Can a personal injury award become part of marital property?
When you enter a divorce proceeding, you might wonder how the court might handle the settlement or judgment that you or your spouse won in a personal injury case. While marital property is equitably divided between spouses in a divorce case, can a personal injury award become part of a couple’s marital estate?
What is Marital Property?
In New Jersey, marital property is considered any real and personal property that was legally or beneficially acquired by either spouse during the marriage. This includes property that is titled solely in the name of only one of the spouses. However, gifts (except gifts given from one spouse to the other) and inheritances are excluded from marital property.
What is Separate Property?
In an equitable distribution in divorce, the court will designate any property that was owned and acquired by a spouse prior to the marriage to be separate property. In addition, any assets that are acquired during the marriage using separate property such as gifts or inheritance will be considered separate property.
But under New Jersey law, separate property can become marital property if it is commingled with marital property. For example, one spouse may use a gift or inheritance from their parents to fund a down payment on a piece of real estate. If both spouses then contribute to the expenses for the property, including mortgage payments, property taxes, and upkeep, then the spouse’s separate property from their inheritance may be converted into marital property. In divorce, a spouse may only be able to retrieve their separate property from an asset that both spouses contributed to if the separate property can be properly accounted for.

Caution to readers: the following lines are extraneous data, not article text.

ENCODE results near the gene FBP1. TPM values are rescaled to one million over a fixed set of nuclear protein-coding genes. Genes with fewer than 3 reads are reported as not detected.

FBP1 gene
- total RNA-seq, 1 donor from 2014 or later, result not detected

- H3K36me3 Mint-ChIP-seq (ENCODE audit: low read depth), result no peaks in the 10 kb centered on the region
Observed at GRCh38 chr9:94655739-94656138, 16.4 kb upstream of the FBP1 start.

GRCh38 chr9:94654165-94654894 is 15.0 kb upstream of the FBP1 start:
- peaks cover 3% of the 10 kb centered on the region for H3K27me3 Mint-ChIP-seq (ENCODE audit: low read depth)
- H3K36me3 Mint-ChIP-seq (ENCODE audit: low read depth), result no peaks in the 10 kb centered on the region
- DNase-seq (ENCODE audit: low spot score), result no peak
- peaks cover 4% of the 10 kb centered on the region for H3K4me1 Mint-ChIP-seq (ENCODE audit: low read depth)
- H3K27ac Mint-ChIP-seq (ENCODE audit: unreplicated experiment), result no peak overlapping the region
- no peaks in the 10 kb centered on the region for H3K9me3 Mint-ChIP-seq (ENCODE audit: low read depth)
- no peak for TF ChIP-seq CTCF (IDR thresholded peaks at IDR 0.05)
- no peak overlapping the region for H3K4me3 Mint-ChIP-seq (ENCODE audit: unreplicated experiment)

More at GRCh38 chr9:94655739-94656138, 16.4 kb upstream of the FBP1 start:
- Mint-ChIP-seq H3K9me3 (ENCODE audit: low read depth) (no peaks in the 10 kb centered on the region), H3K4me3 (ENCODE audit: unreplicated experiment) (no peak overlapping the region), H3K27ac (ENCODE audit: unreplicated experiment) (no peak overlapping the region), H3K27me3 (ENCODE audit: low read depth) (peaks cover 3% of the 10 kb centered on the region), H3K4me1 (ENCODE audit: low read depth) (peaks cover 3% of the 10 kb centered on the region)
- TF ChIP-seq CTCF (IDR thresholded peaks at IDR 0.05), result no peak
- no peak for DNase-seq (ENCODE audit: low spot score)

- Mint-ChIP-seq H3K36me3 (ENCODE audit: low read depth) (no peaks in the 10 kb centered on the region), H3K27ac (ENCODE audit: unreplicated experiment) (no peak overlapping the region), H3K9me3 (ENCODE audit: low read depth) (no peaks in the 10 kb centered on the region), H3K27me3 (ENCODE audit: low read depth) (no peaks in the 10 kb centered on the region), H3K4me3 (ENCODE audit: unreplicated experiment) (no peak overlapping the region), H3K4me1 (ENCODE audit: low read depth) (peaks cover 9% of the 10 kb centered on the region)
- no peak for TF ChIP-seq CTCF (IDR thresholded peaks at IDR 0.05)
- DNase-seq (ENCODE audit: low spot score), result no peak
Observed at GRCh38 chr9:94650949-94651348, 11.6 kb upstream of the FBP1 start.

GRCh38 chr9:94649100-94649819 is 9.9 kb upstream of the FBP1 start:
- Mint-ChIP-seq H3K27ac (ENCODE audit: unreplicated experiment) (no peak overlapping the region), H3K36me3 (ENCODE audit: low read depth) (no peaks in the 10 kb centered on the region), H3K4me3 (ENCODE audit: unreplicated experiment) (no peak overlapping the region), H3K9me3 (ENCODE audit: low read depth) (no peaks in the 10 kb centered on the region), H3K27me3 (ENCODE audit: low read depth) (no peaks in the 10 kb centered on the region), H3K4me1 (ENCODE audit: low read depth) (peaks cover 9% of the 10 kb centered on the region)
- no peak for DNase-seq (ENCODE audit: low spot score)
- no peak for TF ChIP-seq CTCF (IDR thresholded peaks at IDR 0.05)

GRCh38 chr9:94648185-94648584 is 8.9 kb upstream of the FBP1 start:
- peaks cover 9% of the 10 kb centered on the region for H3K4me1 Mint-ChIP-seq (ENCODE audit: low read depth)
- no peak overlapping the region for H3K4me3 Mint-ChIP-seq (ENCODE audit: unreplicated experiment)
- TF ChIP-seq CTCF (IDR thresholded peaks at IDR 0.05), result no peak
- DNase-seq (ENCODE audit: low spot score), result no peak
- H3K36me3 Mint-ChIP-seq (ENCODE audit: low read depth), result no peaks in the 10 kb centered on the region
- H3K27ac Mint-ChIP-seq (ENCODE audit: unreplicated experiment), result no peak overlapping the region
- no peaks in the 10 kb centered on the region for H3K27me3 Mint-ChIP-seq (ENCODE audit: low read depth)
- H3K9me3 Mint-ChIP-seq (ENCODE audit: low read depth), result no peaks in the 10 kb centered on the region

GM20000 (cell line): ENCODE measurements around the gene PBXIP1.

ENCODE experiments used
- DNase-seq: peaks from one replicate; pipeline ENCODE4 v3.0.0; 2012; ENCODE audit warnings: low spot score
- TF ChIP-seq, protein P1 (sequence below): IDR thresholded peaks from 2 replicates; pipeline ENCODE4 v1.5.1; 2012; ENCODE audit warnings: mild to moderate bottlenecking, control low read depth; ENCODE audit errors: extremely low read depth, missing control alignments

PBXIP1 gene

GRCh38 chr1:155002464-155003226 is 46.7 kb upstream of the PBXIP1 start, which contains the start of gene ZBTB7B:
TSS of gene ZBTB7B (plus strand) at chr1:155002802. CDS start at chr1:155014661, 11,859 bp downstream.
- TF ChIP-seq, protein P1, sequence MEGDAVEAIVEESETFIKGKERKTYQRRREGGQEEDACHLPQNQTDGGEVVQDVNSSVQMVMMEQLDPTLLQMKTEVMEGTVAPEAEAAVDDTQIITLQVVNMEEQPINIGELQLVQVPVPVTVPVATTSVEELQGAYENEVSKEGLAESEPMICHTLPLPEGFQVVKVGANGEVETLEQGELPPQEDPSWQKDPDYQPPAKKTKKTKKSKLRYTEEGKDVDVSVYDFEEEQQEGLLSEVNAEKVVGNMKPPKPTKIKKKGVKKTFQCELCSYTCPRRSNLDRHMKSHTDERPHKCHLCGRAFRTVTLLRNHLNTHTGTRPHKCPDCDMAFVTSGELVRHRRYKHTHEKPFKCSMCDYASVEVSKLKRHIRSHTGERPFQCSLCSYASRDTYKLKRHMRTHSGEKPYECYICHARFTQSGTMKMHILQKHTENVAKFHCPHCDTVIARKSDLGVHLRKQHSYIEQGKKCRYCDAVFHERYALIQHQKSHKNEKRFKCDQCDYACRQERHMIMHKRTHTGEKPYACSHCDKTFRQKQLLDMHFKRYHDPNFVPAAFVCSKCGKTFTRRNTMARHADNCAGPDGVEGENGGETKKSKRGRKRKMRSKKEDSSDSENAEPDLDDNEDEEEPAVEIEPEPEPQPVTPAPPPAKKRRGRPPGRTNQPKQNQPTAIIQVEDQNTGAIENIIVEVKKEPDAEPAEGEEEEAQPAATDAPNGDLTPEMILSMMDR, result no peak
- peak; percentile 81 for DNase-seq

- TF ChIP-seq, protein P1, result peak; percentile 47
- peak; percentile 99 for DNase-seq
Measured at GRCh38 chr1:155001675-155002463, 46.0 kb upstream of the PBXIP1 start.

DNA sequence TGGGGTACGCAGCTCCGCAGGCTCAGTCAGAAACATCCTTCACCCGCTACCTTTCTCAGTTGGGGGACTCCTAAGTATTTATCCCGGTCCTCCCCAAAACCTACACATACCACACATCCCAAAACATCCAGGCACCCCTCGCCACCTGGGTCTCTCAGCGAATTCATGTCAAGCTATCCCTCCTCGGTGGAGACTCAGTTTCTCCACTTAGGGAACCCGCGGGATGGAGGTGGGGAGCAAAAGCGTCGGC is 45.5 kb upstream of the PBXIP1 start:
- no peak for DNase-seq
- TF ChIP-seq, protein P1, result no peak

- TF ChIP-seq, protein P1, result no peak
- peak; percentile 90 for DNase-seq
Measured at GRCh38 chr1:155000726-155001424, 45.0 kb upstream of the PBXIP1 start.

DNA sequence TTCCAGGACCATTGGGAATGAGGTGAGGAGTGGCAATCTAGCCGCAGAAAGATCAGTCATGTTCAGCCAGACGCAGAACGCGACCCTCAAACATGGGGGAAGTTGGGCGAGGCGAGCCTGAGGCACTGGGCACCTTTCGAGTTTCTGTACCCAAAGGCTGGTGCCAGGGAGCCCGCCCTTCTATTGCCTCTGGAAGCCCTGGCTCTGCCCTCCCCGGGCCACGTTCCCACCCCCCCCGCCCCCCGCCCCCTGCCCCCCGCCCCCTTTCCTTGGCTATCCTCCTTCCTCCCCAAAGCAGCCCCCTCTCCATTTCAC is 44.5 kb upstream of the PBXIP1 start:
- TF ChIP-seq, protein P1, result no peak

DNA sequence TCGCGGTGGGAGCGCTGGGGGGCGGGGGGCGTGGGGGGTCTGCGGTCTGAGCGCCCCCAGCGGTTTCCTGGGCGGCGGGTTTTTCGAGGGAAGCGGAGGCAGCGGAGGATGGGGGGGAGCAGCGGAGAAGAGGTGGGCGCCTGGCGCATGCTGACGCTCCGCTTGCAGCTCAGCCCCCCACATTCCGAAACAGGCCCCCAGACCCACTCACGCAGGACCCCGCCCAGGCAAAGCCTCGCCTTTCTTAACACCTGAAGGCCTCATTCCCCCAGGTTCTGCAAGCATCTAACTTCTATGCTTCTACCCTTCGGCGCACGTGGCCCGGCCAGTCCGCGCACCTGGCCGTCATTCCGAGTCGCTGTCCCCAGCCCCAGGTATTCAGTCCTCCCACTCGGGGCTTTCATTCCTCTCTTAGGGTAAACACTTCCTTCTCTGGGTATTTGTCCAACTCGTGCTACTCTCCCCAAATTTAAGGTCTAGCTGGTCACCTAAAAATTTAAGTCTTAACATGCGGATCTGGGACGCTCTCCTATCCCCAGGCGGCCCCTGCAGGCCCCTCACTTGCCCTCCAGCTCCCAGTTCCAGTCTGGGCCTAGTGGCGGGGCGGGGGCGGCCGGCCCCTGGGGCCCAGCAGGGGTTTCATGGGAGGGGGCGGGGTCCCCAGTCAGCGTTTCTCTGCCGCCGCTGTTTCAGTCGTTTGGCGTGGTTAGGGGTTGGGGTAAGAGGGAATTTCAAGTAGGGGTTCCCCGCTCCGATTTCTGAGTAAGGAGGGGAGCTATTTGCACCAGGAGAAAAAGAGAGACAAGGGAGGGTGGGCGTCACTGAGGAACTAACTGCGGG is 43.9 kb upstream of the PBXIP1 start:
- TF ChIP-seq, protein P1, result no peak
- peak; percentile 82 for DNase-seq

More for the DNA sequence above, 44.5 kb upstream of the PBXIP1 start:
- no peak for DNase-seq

Can Personal Injury Award Be Considered Marital Property?
In addition to assets such as gifts and inheritances, personal injury awards are typically considered separate property (except for the portion of an award that provides compensation for a spouse’s loss of consortium). This is because a personal injury claim is considered a right or an asset that belongs only to the spouse who suffered the injury.
However, as with other kinds of separate property, a personal injury award can become marital property if the compensation from the award is subsequently commingled with marital assets, such as by being used to pay for the regular expenses of the marital or family household.
If a spouse wants to keep their personal injury award separate and excluded from equitable division, particularly if they are concerned about the potential of divorce, then the spouse may have the option to put the funds from a personal injury award in a separate bank account or a special trust. But if the parties’ relationship has already deteriorated to the point where divorce is a serious possibility, then options to keep a personal injury award separate may become limited. When there is a real threat of divorce, it may be necessary to thoroughly document the establishment of a trust or other financial transactions involving a personal injury award, so that the court does not later find that the spouse who won the award was attempting to hide assets from equitable distribution.
Contact a Clark Family Law Attorney for a Consultation About Your Divorce in New Jersey Today
If you are thinking about filing for divorce, or if you have already started the divorce process and are dealing with another matter such as child custody, child support, or division of assets, you need to speak with a qualified attorney. The New Jersey family law attorneys at Team Law represent clients throughout the state, including Camden, Passaic, Union City, and Bayonne. We understand how challenging this time can be for you, which is why we will fight hard to protect your interests, and the interests of your loved ones, throughout the legal process. Call us at (732) 540-1394 or fill out our confidential contact form to schedule a consultation. We have an office conveniently located at 136 Central Ave., Clark, NJ 07066, as well as offices located in West New York, Perth Amboy, Edison, Summit, Newark, New Brunswick, Orange, Plainfield, and Jersey City.
The articles on this blog are for informative purposes only and are no substitute for legal advice or an attorney-client relationship. If you are seeking legal advice, please contact our law firm directly.